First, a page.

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Video: Top 5 Things You Need to Know About NAFTA

By | 2018-05-23T18:53:00+00:00 February 7th, 2017|

Thank you for visiting our “Top 5 Delivered by DHL” series. It’s a fast and informative way to help you learn more about global topics that affect your business. Below, we’re delivering insights about the North American Free Trade Agreement (NAFTA). Look for more videos about Holiday Shipping, Going GlobalCubaBrazilAvoiding Import DelaysInternational Business Travel , and Global E-Commerce on our YouTube playlist.

For more than 30 years, Free Trade Agreements (FTAs) have facilitated international trade, fueled economic growth, raised living standards and allowed American families to gain access to affordable goods and services. With these benefits in mind, U.S.-based business owners looking to sell their goods abroad should understand which of the existing 14 FTAs is most advantageous to their business according to the destination country.

One of the most well-known and successful trade agreements is NAFTA, impacting trade with our Canadian and Mexican neighbors. NAFTA has generated $1.2 trillion in trade and supported 14 million U.S. jobs since it was created in 1994. With North America representing 25 percent of the world’s GDP, there is continued optimism about the future of trade between the U.S., Canada and Mexico, and the prospect for expanded investment.

With the current administration, NAFTA is being examined and may change, which would have future implications on trade with Canada and Mexico. At this time, however, the current NAFTA is in place. Here are the top five things your business should know about the trade agreement:

1. The background

NAFTA is an agreement between Canada, Mexico and the United States. Since it took effect in 1994, the free trade agreement has significantly reduced the cost of trading between the North American countries by removing tariffs (completely as of 2008) and other trade restrictions for all traded goods amongst the three countries. Some of the industries that benefited the most include agriculture, textiles and automobiles. It spurred the integration of supply chains across North America. 

2. It increases opportunities with our neighbors

There are generally lower logistics costs involved in trade with Canada and Mexico due to NAFTA. Given the close proximity, and the productive relationships that exist between our governments, border movements are simplified relative to other nations. Compared with shipping to and from Asia, transporting goods and materials to and from our closest neighbors is comparatively inexpensive.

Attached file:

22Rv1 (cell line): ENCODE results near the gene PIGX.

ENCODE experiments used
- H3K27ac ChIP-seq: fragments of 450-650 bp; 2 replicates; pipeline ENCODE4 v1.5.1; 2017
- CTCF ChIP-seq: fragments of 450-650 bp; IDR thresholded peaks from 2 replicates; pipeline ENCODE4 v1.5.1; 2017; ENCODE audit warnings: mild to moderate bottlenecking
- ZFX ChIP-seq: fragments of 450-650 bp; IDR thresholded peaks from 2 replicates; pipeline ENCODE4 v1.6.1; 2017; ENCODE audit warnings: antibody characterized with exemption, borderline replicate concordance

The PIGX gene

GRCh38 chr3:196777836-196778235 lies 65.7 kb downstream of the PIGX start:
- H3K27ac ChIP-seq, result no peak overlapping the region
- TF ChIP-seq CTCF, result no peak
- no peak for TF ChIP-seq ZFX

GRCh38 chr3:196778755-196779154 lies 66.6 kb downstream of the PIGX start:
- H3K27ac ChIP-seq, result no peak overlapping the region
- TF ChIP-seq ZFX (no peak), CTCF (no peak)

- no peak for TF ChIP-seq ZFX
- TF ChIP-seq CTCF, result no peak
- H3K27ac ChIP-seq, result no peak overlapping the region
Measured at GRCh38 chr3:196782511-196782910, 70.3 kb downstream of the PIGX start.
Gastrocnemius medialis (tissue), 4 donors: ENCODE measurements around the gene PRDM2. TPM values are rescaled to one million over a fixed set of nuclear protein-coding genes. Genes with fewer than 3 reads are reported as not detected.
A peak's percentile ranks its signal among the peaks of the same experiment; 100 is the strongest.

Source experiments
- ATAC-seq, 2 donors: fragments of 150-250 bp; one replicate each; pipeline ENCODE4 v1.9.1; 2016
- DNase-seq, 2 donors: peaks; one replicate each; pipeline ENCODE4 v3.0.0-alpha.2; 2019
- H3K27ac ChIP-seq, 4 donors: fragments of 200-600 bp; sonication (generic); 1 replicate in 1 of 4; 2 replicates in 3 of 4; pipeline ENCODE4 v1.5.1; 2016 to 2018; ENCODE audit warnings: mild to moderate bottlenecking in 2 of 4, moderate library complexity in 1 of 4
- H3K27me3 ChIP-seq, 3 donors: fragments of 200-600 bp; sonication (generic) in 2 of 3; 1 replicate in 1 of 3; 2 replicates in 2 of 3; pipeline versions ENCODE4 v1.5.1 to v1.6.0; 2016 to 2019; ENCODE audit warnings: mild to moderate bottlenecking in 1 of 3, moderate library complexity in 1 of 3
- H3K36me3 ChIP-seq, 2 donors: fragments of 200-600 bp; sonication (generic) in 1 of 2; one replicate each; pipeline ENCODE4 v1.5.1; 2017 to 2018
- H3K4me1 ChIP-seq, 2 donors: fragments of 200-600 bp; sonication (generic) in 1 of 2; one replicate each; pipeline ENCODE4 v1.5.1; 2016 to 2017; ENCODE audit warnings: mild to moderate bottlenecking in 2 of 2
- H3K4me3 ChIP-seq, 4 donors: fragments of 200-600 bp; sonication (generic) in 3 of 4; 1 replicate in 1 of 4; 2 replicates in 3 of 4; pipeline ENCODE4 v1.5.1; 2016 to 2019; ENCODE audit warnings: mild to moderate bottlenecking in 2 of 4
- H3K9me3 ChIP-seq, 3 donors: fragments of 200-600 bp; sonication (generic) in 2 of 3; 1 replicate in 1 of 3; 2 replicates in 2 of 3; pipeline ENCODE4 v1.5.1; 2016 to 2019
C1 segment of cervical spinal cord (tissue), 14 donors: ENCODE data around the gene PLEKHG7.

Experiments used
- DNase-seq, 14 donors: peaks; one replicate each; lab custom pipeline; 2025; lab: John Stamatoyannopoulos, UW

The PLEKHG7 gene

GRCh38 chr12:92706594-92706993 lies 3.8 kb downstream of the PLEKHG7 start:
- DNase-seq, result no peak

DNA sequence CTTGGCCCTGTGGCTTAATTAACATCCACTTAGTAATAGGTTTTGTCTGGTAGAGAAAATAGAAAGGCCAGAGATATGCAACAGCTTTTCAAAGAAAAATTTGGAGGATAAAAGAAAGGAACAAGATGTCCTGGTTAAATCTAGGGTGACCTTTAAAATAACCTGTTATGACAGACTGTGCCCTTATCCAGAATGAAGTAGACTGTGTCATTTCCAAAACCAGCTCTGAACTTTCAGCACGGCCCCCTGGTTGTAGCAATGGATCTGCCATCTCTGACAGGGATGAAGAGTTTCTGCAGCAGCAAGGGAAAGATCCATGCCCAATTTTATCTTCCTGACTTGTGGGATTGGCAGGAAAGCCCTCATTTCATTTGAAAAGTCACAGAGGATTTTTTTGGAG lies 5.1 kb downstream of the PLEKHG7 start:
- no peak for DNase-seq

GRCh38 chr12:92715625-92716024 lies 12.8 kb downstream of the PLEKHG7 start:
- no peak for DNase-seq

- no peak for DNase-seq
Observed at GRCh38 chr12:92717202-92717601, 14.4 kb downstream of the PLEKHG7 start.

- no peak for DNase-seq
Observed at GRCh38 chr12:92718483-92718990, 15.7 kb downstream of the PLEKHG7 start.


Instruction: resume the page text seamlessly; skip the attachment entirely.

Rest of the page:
NAFTA has generated $1.2 trillion in trade since it was created. In fact, Canada and Mexico, are buying more Made-in-America goods and services than any other countries in the world.

3. It provides IP rights protection

NAFTA provides IP rights coverage to a wide range of industries, with the exception of aviation transport, maritime, and basic telecommunications. The agreement also provides intellectual property rights protection in a variety of areas including patent, trademark, and copyrighted material.

4. It benefits small businesses

NAFTA leveled the playing field by letting small businesses export to Mexico at similar costs as large companies and by removing the requirement that a business establish a physical presence in Mexico in order to do business there. 

5. The top export industries

Principal U.S. exports to Mexico and Canada include electrical machinery, machinery, vehicles, mineral fuel/oil, and plastics. In fact, U.S. manufacturing exports to NAFTA countries have increased 258 percent in the last 20 years. In addition, NAFTA greatly expanded U.S. agricultural exports to Mexico and some of the major exports are corn and wheat.

Both Canada and Mexico have a very skilled labor force and the high-quality engineering education needed to support production and manufacturing jobs, so if your business is just getting into the global game, these two countries are a good place to start.

Is your company taking advantage of NAFTA and trading with Canada and Mexico? Let us know on Twitter @DHLUS.

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